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District completes move to online library system

June 30, 2009
Ruth Adkins
Ruth Adkins, a member of the Portland School Board, processed one of the final books in a celebration June 29.
E-mail reminders about overdue books and an easy-to-use online catalog are among the features of the new system, which PPS finished implementing in June.
After three years of effort by library staff and volunteers, the last of Portland Public Schools’ library books were processed for the new VIA book management system June 29 at Creative Science School.
The library system will already be familiar to many students and families: Multnomah County Library uses the same system, and some schools began using VIA as early as August 2007.
In addition to e-mail reminders and online catalog, VIA provides librarians feedback on what is popular, information they can use to guide book purchases. VIA also makes it easier for schools to share books amongst themselves.
Ruth Adkins, a member of the Portland School Board who attended an event celebrating the project's conclusion, says the transition helps level the playing field among schools. “I’m thrilled for the completion of this project, which is an important step in bringing equity to our schools. We need to keep the momentum going to realize the vision of a strong library system in every school.”

With the processing of the final books at CSS, all PPS library books are part of a central online catalog accessible through any computer with internet access.

Grant money, volunteers make migration possible

The migration project was massive. More than 250,000 books were processed, requiring bar codes that would span seven miles if placed end-to-end. It was also badly needed, with some schools still using a card catalog system, while other schools – although using computerized systems – relying on outdated and incompatible software.

Volunteers and financial support made it possible for PPS to make the big switch.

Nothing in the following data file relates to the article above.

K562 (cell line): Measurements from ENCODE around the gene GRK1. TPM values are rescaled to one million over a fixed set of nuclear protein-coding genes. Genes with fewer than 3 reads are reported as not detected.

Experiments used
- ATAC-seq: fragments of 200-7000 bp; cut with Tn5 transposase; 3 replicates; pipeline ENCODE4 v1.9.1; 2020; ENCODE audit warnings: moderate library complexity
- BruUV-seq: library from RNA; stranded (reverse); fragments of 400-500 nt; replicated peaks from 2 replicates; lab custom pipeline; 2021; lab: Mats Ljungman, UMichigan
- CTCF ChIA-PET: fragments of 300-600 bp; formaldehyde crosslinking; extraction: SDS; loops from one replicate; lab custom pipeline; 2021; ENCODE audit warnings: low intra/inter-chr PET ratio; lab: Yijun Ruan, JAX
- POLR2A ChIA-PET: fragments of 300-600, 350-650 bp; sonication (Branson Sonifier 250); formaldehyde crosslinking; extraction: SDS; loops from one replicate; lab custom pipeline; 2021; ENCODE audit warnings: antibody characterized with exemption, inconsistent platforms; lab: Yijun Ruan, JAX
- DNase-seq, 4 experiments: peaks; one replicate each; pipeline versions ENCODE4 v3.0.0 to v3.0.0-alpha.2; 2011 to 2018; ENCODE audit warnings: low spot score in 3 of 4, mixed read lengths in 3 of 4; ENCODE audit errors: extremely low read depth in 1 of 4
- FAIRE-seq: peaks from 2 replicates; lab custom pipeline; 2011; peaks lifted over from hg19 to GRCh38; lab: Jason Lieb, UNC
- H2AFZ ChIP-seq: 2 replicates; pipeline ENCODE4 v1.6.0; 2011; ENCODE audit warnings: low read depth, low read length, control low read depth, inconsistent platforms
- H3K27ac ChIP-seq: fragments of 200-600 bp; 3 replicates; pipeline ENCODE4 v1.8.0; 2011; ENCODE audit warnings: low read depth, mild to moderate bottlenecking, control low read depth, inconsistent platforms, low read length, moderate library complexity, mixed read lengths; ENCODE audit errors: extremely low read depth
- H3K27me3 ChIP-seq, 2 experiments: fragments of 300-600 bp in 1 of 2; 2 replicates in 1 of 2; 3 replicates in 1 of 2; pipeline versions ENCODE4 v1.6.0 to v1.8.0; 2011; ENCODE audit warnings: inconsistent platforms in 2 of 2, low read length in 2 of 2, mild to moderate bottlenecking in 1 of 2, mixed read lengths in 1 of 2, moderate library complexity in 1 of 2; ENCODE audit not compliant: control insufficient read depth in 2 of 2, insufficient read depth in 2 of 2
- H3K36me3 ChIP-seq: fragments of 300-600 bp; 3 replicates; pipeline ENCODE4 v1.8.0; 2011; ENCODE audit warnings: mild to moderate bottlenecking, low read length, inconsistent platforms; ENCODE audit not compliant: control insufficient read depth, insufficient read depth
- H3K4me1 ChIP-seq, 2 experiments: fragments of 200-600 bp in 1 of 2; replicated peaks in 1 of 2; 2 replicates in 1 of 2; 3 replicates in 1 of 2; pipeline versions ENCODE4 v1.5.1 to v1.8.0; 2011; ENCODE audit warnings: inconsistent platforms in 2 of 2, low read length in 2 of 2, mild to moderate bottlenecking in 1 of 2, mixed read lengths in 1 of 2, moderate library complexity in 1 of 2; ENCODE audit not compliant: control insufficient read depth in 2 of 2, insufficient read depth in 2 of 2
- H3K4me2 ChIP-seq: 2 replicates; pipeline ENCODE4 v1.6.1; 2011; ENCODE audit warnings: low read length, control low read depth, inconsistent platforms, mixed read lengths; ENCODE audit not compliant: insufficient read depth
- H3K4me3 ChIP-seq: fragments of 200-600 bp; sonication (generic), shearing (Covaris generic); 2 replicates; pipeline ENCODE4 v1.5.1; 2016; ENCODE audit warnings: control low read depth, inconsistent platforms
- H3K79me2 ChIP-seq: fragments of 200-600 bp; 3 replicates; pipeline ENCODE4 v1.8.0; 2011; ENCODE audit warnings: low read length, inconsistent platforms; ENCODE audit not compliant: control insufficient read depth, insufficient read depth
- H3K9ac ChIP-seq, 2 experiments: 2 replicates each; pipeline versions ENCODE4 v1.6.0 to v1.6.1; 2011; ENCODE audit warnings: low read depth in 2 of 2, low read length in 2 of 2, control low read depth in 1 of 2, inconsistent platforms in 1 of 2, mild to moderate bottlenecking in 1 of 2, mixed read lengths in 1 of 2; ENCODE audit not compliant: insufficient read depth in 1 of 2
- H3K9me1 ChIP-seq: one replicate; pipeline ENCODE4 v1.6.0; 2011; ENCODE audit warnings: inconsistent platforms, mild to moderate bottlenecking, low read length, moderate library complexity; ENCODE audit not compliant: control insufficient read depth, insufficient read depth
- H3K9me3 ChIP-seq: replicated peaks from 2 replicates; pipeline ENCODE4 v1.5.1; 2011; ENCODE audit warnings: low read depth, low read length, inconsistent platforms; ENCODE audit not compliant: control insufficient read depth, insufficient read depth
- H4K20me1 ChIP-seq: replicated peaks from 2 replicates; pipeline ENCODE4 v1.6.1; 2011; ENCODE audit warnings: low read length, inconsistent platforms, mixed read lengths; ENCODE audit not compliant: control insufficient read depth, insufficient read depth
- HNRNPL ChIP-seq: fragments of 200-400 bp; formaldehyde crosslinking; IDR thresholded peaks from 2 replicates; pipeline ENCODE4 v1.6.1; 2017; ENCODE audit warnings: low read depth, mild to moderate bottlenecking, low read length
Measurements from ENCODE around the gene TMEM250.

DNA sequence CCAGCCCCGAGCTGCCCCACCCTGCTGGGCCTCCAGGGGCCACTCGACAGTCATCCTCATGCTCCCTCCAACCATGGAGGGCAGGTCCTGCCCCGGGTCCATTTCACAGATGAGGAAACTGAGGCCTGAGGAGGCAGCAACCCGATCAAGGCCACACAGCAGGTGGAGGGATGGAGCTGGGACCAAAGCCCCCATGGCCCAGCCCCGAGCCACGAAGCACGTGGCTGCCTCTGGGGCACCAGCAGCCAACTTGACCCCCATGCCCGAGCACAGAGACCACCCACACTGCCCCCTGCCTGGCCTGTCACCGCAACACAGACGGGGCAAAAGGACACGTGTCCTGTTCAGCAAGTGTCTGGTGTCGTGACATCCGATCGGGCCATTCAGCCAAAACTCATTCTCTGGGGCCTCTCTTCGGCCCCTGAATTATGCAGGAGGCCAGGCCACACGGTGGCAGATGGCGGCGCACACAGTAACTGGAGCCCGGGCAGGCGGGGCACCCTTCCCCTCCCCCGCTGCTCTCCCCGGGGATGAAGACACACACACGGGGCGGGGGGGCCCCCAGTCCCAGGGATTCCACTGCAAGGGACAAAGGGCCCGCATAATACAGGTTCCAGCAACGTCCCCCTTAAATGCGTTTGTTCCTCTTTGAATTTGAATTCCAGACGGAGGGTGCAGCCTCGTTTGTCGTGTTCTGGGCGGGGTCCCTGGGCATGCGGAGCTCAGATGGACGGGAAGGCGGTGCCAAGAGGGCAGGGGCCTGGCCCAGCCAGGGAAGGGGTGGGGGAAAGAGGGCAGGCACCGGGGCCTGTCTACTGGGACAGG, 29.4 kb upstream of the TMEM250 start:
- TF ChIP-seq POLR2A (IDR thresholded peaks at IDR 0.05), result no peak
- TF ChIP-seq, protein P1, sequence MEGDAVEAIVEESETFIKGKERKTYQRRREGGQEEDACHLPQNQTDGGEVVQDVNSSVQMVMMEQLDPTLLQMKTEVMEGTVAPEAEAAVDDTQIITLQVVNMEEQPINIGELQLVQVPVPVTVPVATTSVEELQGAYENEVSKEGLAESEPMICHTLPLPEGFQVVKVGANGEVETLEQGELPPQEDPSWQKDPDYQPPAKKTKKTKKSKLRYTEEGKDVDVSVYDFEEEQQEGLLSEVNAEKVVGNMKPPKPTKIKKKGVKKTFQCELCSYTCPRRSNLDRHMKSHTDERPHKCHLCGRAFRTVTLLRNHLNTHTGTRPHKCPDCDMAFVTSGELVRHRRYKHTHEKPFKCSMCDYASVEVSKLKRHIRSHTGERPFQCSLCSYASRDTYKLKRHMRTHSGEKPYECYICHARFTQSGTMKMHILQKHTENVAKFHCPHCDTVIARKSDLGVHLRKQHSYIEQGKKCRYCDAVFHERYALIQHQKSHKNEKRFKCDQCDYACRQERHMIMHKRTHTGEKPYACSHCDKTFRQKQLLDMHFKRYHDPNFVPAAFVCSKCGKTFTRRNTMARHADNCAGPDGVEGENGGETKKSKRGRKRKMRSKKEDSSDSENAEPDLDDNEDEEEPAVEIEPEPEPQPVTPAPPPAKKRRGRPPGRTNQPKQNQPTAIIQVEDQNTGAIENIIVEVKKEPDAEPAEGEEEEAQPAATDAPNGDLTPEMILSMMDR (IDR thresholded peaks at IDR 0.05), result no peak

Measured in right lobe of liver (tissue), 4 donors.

Kathy Rouzie, who helped lead the transition, says more than 200 volunteers, including parents, grandparents and students, helped library staff to process books during the course of the three year project.

“At Wilson High School, we had a grandmother volunteer who had never touched a computer in her life. She came in once a week for weeks and weeks, and she wasn’t fast, but did a fabulous job,” says Rouzie. “And she was just an adorable gal.”

Financial support came from the Mt. Hood Regulatory Commission, which manages cable service agreements in the greater Portland area. PPS received matching funds – for computers, software and barcodes – through the commission’s Community Access Capital Grant Program. (Julie Omelchuck, the grant program director, has personal experience with VIA: she already received an overdue book notice on behalf of her son, a student at Metropolitan Learning Center.)
Deb Carroll, a project manager for Portland Public Schools who led the book migration, chats with Creative Science School third-grader Arabella Klippert at the library celebration.

At the celebration event, about 40 library staff and others enjoyed donuts and a cake decorated to mimic bar codes. Attendees were happy but acknowledged the catalog migration was a long time coming; librarians began requesting a computerized system in 1988.

Deb Carroll, a PPS project manager who led the effort, says tight school funding kept the project on the backburner for almost a decade. “Librarians asked for it every year, but district leaders asked them, ‘Can it wait another year?’ And librarians reluctantly said, ‘Well, yes.’”

But at the ceremony, people were mostly looking to the future. Rouzie speculated about the possibility of using the new system to track items other than books, such as costumes, tools and musical instruments.

To learn more about the new online library system, go to www.library.pps.k12.or.us.

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